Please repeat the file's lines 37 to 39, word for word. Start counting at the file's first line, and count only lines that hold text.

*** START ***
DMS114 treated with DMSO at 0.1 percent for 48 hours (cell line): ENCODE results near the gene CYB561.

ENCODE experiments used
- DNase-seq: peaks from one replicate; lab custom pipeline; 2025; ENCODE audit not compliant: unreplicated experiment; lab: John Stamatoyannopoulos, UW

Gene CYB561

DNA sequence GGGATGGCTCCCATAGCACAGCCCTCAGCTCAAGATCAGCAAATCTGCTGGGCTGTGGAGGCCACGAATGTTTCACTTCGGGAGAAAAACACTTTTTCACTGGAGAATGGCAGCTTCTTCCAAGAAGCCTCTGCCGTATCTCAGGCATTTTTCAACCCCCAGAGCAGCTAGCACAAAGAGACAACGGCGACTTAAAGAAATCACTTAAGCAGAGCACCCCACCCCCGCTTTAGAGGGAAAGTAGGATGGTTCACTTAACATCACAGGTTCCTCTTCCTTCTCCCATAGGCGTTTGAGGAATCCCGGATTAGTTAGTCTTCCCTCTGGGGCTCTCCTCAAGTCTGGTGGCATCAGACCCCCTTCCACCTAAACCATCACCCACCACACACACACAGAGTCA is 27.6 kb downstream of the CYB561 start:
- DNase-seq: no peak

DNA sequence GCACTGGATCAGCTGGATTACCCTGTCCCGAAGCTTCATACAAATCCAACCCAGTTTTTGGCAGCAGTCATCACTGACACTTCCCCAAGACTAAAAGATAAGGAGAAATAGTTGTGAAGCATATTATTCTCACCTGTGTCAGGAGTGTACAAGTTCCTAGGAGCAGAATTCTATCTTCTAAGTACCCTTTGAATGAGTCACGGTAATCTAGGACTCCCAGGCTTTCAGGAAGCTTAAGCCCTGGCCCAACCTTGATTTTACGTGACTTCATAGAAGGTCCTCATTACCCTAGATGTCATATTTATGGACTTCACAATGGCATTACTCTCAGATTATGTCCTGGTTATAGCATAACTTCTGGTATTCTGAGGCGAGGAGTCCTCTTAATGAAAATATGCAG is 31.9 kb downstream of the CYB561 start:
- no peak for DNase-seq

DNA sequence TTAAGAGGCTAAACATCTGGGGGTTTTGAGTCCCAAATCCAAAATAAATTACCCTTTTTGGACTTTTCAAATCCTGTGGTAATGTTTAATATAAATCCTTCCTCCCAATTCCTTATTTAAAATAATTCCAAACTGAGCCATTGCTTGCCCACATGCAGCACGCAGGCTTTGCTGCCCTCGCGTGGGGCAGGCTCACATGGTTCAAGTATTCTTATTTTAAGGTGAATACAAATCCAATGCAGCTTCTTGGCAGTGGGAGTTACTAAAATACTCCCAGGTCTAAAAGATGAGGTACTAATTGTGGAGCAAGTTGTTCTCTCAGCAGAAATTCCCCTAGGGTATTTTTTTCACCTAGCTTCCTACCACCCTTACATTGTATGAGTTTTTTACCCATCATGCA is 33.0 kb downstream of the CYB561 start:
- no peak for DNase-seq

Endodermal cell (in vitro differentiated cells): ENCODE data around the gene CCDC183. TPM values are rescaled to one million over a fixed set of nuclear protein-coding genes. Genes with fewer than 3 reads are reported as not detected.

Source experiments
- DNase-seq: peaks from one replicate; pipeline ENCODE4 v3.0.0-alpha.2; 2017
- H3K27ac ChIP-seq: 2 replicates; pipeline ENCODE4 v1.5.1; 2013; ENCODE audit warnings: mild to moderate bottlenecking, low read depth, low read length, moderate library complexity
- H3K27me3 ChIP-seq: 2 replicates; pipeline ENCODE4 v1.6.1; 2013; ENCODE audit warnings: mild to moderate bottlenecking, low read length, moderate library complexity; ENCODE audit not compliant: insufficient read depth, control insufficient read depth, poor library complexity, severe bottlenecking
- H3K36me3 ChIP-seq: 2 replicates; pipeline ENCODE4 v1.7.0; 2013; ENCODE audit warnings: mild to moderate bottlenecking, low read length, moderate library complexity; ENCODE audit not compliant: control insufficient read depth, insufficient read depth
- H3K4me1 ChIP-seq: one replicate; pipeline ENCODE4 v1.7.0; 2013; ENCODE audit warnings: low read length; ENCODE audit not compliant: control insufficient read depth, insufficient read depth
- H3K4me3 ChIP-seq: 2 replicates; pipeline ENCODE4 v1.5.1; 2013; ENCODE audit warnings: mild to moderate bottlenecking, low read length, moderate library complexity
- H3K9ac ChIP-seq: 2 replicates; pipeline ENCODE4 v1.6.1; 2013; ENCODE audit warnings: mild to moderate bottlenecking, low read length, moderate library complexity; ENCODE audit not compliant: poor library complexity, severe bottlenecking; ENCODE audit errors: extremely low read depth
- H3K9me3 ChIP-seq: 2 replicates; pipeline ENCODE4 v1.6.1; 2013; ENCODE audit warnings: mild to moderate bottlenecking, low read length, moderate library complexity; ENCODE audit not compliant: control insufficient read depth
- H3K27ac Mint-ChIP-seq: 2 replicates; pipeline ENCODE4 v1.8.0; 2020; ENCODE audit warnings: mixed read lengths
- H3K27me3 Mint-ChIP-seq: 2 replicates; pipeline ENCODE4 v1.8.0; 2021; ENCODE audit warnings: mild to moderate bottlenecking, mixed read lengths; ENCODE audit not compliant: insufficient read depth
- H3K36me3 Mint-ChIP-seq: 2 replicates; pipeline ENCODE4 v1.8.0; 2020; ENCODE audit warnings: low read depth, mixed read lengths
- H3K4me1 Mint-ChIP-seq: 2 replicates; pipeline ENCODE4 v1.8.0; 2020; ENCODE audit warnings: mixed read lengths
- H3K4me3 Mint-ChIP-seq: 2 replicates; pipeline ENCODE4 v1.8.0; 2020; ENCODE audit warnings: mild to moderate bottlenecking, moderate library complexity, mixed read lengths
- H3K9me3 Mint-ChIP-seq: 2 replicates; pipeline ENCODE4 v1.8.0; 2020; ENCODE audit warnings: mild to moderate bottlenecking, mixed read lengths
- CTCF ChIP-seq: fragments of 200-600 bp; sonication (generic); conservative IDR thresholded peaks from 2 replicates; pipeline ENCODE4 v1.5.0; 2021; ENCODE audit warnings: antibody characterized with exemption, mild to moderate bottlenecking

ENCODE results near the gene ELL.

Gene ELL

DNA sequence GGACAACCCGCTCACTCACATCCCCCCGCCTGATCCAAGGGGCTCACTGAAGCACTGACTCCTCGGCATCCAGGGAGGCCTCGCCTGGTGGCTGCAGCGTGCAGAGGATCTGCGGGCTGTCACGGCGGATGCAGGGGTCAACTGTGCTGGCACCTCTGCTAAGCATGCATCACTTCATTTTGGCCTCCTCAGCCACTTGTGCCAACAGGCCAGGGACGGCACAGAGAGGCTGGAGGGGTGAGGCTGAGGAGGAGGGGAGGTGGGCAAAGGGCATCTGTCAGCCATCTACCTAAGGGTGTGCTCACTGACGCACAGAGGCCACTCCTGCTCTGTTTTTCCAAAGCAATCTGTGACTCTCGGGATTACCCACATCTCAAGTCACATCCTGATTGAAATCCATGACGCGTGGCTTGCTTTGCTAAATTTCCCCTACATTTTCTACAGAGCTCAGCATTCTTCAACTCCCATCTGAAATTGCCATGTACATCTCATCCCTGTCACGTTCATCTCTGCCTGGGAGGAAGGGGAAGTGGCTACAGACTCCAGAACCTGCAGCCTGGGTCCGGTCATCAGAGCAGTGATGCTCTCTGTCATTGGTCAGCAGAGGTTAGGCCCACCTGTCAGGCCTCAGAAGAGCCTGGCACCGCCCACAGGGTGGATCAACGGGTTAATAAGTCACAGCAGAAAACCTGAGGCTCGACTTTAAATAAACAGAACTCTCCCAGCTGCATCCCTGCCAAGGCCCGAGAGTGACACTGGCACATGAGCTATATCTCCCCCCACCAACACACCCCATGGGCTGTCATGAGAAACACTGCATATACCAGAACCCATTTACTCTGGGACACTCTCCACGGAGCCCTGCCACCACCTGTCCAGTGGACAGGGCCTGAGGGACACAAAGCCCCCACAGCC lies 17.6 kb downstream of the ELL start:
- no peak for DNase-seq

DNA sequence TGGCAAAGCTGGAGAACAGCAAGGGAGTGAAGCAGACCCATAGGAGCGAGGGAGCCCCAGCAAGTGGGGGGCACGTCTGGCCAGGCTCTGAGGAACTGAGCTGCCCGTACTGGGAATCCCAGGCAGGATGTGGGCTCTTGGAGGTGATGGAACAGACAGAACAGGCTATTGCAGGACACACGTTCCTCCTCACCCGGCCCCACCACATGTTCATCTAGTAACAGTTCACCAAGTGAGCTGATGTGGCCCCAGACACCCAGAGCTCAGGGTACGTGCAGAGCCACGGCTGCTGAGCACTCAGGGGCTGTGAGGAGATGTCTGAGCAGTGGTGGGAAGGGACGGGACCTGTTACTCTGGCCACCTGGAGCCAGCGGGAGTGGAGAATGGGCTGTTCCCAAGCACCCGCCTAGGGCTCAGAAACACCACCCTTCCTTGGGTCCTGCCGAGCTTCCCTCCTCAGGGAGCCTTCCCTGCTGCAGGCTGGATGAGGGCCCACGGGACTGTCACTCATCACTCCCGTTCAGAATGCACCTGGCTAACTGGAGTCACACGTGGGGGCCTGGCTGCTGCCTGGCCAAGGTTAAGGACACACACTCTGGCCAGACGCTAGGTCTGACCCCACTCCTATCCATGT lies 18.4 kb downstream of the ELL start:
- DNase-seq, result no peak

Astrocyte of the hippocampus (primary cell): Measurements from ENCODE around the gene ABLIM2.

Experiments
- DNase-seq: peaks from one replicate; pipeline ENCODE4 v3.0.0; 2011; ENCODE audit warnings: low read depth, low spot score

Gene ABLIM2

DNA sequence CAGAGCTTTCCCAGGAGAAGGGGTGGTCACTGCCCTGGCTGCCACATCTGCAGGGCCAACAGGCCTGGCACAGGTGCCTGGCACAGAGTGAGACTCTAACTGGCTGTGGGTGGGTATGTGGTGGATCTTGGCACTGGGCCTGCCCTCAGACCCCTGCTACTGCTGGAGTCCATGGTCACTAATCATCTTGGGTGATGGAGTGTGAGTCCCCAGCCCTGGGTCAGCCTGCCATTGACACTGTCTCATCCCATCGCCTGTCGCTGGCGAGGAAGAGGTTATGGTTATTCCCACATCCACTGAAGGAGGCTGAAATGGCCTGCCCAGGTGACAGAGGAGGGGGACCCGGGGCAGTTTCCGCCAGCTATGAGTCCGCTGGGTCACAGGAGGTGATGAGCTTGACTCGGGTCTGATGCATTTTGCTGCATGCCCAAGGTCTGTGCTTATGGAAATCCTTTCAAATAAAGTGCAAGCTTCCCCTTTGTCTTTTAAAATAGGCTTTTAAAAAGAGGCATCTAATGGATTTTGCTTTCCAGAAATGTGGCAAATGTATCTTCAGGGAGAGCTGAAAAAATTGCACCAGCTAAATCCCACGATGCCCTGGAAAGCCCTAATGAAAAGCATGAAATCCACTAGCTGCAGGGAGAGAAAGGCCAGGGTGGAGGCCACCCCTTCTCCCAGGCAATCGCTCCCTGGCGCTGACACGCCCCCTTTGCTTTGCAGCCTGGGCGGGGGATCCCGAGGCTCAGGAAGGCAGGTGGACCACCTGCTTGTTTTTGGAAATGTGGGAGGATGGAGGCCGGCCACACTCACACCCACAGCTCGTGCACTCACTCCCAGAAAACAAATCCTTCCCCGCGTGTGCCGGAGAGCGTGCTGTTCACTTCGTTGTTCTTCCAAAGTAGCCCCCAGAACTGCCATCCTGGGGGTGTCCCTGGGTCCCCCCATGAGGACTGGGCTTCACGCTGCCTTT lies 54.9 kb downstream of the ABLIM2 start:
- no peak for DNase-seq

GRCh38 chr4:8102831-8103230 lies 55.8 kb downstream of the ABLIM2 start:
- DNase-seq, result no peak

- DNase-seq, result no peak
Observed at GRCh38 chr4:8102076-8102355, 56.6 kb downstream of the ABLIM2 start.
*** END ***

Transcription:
Gene ABLIM2

DNA sequence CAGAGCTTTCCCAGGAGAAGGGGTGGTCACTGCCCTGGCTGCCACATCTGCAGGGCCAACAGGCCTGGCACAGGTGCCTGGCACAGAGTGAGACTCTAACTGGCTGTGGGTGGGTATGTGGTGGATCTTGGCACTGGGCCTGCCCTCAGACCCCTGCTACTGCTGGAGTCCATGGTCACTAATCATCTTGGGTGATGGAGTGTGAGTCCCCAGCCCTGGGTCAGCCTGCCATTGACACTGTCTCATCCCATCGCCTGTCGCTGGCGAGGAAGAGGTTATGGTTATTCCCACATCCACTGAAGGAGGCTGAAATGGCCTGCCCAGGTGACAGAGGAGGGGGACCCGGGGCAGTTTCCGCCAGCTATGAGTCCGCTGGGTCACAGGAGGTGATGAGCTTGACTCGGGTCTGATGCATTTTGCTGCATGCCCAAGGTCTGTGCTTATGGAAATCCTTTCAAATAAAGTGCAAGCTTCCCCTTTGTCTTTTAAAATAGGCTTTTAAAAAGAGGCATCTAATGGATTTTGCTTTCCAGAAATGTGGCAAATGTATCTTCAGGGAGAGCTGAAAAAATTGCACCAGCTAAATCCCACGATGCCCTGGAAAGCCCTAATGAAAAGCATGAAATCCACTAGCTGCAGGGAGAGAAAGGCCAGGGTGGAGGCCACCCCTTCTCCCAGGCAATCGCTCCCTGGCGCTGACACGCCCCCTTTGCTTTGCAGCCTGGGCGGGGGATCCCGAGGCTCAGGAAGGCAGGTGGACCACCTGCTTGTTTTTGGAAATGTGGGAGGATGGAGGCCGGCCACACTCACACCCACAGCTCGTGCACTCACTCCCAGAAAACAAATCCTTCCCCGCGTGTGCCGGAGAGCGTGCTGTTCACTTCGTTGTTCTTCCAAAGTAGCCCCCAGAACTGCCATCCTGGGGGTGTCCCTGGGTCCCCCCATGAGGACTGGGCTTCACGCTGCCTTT lies 54.9 kb downstream of the ABLIM2 start:
- no peak for DNase-seq